Congrats to the designer of this beautiful pattern for winning the 'best heartwarming story' category in the Share the Love Design Contest.
My best friend was diagnosed with cancer in October of 2013. She lives six hours away, and though we see each other several times a year, the frequent hugging that this condition requires seemed to be an unmanageable obstacle to Lynna’s health. Early in November, inspiration came for a knitted hug that would be warm, relatively lightweight, avoid any incisions after her surgery, and would always be on hand when I was unavailable to fulfill my hugging duties. I attempted to incorporate Lynna’s deep faith, love of green growing things, and optimism for the eternal return of spring into a hug of earth and leaves and transformation.
Personally, this was the most difficult project I have ever executed. I ripped out rows and ripped again… and again… I knew how I wanted to accomplish the design but actually? And without errors? Where was my concentration? One dark day, having arrived at the second cuff, I saw that ten inches had to be removed and reknit. The following evening, someone else’s kitty decided that the silk in this yarn was a newly required dietary supplement. That repair took some time. Deepening my awareness, that was in fact struggling, narrowing my focus, and trusting that these were small problems helped considerably.Luckily it has been an incredibly long and frozen winter so there are many months for Lynna to enjoy her hug despite my agonizingly long production time.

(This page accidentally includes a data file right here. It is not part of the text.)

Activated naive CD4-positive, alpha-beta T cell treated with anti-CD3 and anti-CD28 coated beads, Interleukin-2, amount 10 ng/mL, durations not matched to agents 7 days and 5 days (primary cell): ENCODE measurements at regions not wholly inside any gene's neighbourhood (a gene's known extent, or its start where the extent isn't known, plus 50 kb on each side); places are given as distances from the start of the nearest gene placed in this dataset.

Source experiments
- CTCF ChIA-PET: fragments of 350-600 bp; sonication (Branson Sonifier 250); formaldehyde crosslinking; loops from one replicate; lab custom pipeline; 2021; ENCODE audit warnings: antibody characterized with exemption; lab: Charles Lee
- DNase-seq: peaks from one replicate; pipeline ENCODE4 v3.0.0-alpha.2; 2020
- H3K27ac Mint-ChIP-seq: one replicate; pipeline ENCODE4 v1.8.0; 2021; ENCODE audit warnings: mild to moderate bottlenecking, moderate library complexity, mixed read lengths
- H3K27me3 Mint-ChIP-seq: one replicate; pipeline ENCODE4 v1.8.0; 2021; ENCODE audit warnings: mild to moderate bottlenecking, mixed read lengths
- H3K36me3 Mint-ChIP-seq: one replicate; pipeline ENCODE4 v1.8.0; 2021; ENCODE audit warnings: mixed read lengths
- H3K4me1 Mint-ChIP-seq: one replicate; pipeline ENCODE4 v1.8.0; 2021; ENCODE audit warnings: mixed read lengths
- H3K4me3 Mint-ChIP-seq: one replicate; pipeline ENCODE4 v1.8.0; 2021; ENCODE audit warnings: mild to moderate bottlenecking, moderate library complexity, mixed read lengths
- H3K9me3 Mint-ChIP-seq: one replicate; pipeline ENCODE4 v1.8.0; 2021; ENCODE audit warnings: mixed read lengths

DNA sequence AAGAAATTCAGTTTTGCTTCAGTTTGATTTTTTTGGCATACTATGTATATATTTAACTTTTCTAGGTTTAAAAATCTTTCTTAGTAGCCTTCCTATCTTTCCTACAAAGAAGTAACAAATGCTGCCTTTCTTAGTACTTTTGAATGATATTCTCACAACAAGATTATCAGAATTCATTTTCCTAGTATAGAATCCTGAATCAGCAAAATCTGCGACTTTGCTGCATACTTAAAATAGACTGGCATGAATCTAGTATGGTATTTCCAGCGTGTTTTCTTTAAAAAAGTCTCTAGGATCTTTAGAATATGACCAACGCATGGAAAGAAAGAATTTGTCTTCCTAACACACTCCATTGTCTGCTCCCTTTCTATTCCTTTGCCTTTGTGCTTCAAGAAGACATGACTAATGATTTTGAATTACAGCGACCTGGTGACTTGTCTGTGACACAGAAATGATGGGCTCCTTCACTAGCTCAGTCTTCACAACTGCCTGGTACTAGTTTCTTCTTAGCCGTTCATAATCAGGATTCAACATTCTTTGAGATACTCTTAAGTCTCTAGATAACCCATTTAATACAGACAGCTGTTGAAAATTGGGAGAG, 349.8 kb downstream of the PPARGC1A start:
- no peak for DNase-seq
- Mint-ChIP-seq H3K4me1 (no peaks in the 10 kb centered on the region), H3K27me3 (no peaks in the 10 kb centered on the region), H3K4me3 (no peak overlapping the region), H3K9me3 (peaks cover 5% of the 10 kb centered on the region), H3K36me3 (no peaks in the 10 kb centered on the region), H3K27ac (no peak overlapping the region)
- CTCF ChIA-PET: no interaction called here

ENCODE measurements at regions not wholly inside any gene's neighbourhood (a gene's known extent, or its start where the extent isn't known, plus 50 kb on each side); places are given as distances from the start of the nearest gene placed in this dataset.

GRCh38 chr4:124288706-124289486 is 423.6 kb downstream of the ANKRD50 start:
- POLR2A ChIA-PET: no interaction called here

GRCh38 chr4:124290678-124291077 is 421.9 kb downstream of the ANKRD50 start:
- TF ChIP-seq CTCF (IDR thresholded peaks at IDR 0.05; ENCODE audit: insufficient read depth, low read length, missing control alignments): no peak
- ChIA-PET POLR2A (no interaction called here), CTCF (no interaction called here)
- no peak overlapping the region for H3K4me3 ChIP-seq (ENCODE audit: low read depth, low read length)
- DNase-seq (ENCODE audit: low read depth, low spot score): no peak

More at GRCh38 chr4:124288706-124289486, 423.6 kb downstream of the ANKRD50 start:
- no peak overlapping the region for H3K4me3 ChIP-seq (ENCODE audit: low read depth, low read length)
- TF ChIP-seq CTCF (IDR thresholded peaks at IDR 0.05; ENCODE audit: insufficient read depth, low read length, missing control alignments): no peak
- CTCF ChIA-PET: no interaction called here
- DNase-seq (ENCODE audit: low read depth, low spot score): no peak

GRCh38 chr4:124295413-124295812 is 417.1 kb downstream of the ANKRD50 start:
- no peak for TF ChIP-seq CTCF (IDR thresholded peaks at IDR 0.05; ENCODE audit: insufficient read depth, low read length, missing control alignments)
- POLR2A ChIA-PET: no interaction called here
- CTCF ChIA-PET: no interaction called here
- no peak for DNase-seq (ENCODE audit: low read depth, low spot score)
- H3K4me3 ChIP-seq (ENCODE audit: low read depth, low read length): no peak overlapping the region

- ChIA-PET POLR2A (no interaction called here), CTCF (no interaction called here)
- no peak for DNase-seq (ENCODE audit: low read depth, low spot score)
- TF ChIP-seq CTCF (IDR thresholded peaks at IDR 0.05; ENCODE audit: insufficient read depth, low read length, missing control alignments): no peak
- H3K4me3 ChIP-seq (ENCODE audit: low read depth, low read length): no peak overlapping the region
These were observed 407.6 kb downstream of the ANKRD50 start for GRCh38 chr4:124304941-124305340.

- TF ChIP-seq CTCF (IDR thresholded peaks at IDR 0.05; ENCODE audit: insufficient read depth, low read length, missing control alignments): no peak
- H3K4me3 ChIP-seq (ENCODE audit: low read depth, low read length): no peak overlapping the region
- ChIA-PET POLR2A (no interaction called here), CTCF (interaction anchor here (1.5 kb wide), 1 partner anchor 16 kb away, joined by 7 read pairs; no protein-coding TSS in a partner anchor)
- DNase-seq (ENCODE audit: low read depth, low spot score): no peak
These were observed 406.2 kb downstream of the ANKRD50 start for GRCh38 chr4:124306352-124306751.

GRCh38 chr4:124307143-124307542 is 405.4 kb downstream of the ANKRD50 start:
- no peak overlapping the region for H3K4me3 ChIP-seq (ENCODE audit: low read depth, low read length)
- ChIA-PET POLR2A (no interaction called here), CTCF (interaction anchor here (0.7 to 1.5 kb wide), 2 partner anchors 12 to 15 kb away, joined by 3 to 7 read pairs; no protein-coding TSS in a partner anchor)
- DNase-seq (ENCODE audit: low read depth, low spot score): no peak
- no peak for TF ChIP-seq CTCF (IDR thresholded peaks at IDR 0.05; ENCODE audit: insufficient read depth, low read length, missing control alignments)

I do not like to consider myself a perfectionist because, obviously, there is almost nothing in life that is or can be perfect; nature itself is most beautiful in all its glorious imperfection. However, the completion of a project to the best of my ability is my goal – even when I must learn what I do not know so that I can learn what I do not know. My abilities can be shaped by the state of the world, the state of my family, or my state of mind, AND I have the capacity to direct my focus and to knit success in the places where I spend that focus.
- Laines du Nord/Cashsilk 50% merino, 25% silk, 25% cashmere
- (25 gr - ±67 yards/62m.)
- 10 skeins - color 3 (coffee with cream)
- 7 skeins - color 8 (soft healing green)
- Size 6 double pointed needles (5)
- Size 10 circular needles (16”)
- Stitch markers, large eye/blunt tip needle
These images might help you better visualize the end product:
You can download this shawl pattern by clicking the download now button above.